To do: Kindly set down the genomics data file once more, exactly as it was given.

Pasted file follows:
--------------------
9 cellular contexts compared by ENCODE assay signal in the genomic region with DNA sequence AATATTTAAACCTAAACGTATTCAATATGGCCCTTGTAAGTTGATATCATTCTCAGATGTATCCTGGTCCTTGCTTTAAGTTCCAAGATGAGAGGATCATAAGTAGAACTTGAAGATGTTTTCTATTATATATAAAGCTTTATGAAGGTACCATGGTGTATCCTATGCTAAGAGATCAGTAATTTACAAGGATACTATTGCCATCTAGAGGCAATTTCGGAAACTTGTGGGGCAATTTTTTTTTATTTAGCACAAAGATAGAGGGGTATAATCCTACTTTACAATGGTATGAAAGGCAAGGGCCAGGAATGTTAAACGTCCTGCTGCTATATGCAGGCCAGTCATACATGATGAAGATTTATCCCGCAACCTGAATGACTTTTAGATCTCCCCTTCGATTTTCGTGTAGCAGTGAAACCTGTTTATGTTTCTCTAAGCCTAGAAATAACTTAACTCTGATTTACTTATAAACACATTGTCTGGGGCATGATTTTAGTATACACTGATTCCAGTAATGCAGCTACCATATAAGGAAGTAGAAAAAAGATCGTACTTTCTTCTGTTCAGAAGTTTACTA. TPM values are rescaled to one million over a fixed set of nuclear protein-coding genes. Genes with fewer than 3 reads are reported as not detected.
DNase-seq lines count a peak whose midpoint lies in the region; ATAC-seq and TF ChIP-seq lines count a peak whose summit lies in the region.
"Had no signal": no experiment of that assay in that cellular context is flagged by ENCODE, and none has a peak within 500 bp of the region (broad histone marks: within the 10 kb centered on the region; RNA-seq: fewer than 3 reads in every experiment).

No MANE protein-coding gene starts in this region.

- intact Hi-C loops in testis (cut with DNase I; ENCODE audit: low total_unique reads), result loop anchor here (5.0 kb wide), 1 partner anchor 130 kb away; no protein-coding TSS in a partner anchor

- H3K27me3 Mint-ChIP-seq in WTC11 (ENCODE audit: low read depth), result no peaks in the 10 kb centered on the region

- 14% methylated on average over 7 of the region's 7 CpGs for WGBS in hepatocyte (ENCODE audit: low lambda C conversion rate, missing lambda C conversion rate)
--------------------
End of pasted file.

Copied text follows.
9 cellular contexts compared by ENCODE assay signal in the genomic region with DNA sequence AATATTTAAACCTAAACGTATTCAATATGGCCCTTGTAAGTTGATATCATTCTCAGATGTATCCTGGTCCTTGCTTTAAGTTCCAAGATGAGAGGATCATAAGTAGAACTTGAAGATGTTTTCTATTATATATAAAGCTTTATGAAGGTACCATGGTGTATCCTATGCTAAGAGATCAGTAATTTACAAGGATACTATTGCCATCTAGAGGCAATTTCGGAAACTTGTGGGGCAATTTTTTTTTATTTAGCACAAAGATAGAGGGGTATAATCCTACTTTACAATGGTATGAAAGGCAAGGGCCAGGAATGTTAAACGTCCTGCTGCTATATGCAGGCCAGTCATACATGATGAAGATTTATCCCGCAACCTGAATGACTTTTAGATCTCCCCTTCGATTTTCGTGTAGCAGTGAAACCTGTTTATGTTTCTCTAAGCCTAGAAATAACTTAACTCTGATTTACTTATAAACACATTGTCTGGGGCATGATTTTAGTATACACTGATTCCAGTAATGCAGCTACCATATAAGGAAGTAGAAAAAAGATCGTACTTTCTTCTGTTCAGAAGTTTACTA. TPM values are rescaled to one million over a fixed set of nuclear protein-coding genes. Genes with fewer than 3 reads are reported as not detected.
DNase-seq lines count a peak whose midpoint lies in the region; ATAC-seq and TF ChIP-seq lines count a peak whose summit lies in the region.
"Had no signal": no experiment of that assay in that cellular context is flagged by ENCODE, and none has a peak within 500 bp of the region (broad histone marks: within the 10 kb centered on the region; RNA-seq: fewer than 3 reads in every experiment).

No MANE protein-coding gene starts in this region.

- intact Hi-C loops in testis (cut with DNase I; ENCODE audit: low total_unique reads), result loop anchor here (5.0 kb wide), 1 partner anchor 130 kb away; no protein-coding TSS in a partner anchor

- H3K27me3 Mint-ChIP-seq in WTC11 (ENCODE audit: low read depth), result no peaks in the 10 kb centered on the region

- 14% methylated on average over 7 of the region's 7 CpGs for WGBS in hepatocyte (ENCODE audit: low lambda C conversion rate, missing lambda C conversion rate)